LOIS Attorney Kristine Rosales successfully argued in written summations for the disallowance of PTSD and anxiety disorder claims following depositions of the IME and claimant’s medical provider. The claim is currently established for injuries to the neck, back, and bilateral knees, and the claimant was seeking to have the case amended to include PTSD and anxiety disorder. During the depositions, Attorney Rosales elicited damaging concessions from the claimant’s medical witness, which zeroed in on her role in the practice. Said witness ultimately conceded that she did not examine the claimant and that her role was limited to documentation for the clients. Further, she conceded that her documentation was based on another clinician’s examination of the claimant. She even conceded that her role in the practice does not include provision of mental health treatment. While she confirmed that there were mental health diagnoses for the claimant, she could not explain the positive findings indicated in her reports.
In contrast, the deposition of the Carrier’s IME established that the claim for PTSD and anxiety disorder clearly had no leg to stand on. The IME testified to crucial facts indicating that whatever psychiatric deficits the claimant allegedly sustained were resolved. First, claimant returned to work barely a month after the accident. Second, claimant had been working from home but goes into the office when she “feels up for it.” Third, the IME performed a mental status examination scrutinizing each diagnostic criteria for the psychiatric deficits being claimed. Lastly, based on a thorough psychological examination, the IME concluded that the claimant’s mental status examination was unremarkable and claimant was shown to have 0% psychological disability.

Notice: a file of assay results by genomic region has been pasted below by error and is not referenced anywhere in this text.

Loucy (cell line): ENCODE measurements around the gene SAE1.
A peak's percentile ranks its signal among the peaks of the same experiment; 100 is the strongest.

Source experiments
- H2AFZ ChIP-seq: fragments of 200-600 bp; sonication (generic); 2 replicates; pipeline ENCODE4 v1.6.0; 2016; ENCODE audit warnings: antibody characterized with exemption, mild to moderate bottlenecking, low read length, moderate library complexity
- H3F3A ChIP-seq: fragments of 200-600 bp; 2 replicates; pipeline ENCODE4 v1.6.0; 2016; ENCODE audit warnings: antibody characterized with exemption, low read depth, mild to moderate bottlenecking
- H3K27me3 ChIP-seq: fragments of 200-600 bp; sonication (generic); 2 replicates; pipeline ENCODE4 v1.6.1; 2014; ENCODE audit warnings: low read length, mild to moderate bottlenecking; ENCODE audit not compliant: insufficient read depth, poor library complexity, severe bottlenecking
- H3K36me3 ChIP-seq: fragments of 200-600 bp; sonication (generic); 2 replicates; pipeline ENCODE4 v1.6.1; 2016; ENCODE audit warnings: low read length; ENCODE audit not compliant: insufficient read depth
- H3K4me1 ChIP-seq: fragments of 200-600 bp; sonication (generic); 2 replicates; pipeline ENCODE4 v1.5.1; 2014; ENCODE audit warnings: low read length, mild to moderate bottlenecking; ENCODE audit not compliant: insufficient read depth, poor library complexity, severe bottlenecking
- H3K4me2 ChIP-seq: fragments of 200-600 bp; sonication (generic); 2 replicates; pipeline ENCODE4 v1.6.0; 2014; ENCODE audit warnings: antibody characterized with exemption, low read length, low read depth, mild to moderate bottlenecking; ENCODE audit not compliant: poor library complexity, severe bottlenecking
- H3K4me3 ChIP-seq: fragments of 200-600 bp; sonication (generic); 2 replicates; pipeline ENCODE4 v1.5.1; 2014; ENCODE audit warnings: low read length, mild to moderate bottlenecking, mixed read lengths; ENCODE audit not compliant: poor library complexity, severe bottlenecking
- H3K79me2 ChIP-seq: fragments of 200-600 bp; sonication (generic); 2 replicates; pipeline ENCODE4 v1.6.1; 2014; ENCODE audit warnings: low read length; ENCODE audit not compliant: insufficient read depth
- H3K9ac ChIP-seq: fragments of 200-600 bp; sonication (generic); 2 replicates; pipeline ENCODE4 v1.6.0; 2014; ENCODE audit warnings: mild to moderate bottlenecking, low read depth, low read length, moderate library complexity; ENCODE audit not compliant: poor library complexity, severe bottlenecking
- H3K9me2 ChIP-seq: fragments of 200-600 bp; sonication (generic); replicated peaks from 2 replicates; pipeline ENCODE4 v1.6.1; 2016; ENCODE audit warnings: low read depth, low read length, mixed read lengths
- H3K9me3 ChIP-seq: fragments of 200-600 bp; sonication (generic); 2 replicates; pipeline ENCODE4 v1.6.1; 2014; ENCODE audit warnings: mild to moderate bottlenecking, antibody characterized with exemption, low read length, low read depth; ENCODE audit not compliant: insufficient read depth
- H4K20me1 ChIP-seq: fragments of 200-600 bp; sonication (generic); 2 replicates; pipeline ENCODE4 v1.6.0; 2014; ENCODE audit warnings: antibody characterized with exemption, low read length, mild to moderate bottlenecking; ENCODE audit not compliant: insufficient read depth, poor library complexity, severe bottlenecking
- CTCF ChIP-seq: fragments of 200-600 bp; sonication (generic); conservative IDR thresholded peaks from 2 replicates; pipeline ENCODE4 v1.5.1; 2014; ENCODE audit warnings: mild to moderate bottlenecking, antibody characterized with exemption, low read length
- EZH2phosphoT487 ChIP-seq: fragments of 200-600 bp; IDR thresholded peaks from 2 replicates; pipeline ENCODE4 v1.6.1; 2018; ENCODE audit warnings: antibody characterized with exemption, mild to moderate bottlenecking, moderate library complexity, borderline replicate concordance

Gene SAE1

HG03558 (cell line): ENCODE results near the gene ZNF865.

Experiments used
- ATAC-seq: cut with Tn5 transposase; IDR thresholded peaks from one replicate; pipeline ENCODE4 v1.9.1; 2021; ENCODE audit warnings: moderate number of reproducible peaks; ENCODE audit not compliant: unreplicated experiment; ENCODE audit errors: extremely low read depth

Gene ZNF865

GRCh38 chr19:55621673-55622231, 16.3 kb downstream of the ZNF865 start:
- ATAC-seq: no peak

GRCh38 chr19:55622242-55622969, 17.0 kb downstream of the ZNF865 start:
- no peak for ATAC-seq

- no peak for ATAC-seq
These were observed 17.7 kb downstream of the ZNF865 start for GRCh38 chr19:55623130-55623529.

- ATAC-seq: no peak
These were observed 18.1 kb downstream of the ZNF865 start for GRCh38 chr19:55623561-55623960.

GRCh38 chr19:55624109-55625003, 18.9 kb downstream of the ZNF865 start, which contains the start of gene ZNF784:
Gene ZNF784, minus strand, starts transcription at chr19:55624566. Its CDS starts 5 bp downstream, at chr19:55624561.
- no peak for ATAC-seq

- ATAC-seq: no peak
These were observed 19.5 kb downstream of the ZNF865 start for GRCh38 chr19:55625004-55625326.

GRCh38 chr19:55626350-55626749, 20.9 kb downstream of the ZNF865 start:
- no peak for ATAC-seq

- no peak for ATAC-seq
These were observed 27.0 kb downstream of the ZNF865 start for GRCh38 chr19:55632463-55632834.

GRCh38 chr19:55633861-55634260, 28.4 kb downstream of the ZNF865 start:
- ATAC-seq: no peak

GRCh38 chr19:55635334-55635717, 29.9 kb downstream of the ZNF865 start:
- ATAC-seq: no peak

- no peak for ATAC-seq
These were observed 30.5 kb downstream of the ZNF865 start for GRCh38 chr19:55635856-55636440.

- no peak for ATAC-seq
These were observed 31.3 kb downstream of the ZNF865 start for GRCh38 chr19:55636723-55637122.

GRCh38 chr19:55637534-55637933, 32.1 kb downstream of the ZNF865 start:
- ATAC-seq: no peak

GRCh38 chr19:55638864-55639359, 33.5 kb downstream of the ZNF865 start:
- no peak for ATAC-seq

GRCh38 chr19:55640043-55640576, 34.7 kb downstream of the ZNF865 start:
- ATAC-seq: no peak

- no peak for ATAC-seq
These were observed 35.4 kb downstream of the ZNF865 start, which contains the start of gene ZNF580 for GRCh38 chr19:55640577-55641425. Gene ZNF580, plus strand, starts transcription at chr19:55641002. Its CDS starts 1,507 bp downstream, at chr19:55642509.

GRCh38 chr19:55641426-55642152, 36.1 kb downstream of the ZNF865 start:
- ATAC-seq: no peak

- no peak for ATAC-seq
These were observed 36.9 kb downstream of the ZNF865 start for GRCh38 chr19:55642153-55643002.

Attorney Rosales argued that the IME credibly testified within a reasonable degree of psychological certainty, that there is no causal relationship between the work incident and the diagnoses of PTSD or anxiety disorder based on the mental status examination he performed, as claimant did not meet the diagnostic criteria for these disorders. On the other hand, the claimant’s medical witness was not Board certified doctor, did not examine or treat the claimant, and did not present any proof that claimant was specifically diagnosed for PTSD or anxiety disorder.
The Law Judge agreed with Attorney Rosales’ position argued in summations and disallowed the claims for PTSD and anxiety disorder. As a result of the favorable outcome, the Carrier is not liable for claimant’s incurred psychiatric bills, or any indemnity benefits related to the alleged disability associated with said conditions.